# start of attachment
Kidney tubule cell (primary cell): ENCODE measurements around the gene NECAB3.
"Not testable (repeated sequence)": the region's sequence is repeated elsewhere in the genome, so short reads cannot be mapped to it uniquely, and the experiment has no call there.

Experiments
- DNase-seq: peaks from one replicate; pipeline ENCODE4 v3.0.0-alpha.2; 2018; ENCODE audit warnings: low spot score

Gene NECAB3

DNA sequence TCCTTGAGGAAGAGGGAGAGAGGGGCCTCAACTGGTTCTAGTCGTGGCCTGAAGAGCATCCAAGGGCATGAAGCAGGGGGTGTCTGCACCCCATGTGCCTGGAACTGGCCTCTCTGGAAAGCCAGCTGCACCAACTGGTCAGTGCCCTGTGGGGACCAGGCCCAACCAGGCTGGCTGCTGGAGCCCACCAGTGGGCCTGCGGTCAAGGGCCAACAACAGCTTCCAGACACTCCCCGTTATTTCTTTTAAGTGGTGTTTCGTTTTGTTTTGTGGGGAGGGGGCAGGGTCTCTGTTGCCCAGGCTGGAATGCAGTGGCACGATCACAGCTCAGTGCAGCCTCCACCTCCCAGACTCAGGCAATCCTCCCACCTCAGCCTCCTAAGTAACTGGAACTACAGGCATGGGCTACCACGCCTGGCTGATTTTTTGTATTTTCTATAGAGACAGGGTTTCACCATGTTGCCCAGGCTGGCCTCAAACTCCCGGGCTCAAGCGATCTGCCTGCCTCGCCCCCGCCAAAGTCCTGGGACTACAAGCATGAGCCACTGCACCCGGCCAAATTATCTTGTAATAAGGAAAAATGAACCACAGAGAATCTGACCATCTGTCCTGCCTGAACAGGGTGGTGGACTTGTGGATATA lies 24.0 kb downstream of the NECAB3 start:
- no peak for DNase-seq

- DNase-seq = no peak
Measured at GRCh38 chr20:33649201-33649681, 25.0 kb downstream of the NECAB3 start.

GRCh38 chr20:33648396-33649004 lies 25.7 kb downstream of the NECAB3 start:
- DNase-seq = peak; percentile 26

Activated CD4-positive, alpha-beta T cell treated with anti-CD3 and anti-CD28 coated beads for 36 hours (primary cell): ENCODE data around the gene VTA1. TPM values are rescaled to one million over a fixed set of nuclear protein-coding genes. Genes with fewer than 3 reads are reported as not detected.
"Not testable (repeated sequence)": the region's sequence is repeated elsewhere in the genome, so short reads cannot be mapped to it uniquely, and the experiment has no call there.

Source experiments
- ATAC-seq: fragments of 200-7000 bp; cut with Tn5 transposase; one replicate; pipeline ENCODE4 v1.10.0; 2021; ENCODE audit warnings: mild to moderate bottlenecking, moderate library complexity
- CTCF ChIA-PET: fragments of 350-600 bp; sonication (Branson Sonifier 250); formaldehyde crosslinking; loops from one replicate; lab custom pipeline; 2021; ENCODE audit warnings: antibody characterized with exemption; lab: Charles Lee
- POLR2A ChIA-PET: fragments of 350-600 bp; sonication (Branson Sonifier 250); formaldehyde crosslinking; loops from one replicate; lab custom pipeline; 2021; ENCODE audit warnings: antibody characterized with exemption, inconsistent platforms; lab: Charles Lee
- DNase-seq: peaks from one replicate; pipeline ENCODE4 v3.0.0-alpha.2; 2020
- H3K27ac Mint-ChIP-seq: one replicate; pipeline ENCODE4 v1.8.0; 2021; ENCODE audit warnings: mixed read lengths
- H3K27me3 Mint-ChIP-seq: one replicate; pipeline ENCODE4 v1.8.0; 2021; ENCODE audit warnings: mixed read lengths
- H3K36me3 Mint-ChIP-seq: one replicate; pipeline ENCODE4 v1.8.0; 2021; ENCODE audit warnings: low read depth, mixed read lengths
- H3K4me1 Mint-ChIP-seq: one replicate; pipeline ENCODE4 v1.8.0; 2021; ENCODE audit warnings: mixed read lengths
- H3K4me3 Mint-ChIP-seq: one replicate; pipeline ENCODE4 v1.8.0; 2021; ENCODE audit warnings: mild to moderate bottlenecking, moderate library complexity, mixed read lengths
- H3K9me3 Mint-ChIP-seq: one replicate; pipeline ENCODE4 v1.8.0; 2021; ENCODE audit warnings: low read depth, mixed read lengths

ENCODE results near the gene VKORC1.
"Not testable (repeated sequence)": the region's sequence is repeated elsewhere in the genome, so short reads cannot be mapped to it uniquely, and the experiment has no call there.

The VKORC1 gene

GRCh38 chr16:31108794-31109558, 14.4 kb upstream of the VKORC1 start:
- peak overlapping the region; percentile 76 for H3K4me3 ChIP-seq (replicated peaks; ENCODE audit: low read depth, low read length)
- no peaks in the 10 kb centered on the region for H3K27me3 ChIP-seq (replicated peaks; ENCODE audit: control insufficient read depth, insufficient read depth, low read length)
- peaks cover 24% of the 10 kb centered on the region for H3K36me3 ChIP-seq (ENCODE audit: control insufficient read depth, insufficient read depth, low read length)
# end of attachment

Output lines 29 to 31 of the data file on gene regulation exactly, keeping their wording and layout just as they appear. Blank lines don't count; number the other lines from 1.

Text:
- peak overlapping the region; percentile 76 for H3K4me3 ChIP-seq (replicated peaks; ENCODE audit: low read depth, low read length)
- no peaks in the 10 kb centered on the region for H3K27me3 ChIP-seq (replicated peaks; ENCODE audit: control insufficient read depth, insufficient read depth, low read length)
- peaks cover 24% of the 10 kb centered on the region for H3K36me3 ChIP-seq (ENCODE audit: control insufficient read depth, insufficient read depth, low read length)